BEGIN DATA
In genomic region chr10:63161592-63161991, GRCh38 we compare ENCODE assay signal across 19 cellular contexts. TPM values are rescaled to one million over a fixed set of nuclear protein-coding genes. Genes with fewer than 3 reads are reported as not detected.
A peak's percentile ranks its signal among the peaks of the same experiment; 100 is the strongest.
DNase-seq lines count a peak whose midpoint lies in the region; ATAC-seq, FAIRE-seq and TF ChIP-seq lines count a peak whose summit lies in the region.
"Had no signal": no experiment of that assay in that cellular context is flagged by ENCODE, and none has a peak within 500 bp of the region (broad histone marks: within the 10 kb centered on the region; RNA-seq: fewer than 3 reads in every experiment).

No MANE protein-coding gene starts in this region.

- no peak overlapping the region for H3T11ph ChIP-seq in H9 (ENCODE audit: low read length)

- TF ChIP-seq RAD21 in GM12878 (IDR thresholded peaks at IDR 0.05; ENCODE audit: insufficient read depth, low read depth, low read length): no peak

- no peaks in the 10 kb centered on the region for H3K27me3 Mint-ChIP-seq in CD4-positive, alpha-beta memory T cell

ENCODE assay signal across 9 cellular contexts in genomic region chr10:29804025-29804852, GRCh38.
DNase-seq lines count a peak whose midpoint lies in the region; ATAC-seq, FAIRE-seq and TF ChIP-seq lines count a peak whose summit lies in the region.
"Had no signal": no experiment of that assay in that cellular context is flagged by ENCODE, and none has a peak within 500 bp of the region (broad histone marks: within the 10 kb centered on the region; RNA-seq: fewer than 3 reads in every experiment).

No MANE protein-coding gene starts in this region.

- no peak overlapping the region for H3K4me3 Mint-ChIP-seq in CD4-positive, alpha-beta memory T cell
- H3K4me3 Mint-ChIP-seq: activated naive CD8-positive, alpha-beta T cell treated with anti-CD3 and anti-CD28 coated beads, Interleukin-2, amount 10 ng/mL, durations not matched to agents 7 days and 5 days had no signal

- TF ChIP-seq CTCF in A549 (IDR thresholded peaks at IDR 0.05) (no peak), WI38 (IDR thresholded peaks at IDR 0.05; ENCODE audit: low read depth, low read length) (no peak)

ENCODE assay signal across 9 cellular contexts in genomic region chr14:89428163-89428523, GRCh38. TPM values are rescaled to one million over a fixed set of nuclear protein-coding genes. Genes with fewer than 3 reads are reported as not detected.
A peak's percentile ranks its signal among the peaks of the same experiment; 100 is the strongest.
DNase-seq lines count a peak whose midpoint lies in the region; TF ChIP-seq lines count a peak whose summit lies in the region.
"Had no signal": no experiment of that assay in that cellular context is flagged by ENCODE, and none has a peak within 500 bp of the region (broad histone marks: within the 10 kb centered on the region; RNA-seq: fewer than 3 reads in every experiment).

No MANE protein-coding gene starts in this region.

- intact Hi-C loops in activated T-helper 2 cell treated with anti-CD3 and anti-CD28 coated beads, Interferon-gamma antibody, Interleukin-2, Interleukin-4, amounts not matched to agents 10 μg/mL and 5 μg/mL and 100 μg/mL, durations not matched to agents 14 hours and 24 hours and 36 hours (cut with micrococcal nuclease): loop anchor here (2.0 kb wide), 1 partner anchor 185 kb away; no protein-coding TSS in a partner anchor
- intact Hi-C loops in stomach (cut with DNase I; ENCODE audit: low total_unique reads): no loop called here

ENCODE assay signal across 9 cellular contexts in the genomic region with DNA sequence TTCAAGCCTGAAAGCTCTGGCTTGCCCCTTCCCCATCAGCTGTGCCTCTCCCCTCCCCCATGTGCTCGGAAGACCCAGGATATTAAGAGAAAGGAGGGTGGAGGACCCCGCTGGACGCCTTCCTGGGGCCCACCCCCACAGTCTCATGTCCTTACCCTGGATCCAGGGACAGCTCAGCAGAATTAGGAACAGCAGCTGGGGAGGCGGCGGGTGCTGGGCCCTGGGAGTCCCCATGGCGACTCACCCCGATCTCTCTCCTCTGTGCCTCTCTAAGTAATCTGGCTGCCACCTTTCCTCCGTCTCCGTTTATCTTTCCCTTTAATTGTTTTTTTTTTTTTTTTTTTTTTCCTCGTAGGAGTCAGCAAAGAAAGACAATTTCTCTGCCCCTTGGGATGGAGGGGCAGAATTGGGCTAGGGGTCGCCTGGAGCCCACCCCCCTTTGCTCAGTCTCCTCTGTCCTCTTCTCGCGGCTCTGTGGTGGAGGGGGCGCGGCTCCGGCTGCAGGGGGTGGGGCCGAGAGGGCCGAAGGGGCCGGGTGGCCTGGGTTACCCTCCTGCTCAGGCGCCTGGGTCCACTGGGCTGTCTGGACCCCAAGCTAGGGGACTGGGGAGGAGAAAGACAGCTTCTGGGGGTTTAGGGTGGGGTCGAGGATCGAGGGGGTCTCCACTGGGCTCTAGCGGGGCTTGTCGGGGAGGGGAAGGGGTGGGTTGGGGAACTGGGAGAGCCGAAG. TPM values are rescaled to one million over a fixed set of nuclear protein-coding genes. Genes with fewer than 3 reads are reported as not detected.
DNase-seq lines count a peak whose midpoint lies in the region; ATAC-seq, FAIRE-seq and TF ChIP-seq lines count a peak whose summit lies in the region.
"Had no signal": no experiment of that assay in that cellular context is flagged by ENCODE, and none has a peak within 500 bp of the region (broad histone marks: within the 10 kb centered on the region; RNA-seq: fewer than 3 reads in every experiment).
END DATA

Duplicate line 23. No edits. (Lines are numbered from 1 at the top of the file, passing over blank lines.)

ENCODE assay signal across 9 cellular contexts in the genomic region with DNA sequence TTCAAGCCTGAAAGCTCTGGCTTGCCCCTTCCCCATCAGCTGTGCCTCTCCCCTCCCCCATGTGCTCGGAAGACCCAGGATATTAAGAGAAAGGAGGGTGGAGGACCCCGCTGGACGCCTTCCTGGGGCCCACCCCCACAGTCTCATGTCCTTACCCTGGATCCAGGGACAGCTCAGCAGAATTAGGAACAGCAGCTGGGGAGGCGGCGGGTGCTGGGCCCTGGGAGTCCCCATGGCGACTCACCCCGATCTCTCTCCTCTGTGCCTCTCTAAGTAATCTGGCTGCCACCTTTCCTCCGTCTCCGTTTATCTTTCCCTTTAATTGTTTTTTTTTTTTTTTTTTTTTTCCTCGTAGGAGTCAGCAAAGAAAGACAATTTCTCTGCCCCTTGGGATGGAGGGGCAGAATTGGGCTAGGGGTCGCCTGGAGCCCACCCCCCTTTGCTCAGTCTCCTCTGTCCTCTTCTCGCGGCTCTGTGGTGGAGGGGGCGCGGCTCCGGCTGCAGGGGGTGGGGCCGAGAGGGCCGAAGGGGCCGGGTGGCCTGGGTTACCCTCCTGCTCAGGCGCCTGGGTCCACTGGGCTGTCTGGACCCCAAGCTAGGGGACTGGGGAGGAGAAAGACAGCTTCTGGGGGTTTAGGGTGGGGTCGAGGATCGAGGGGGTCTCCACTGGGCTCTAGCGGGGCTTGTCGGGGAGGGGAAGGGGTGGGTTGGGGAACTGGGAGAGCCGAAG. TPM values are rescaled to one million over a fixed set of nuclear protein-coding genes. Genes with fewer than 3 reads are reported as not detected.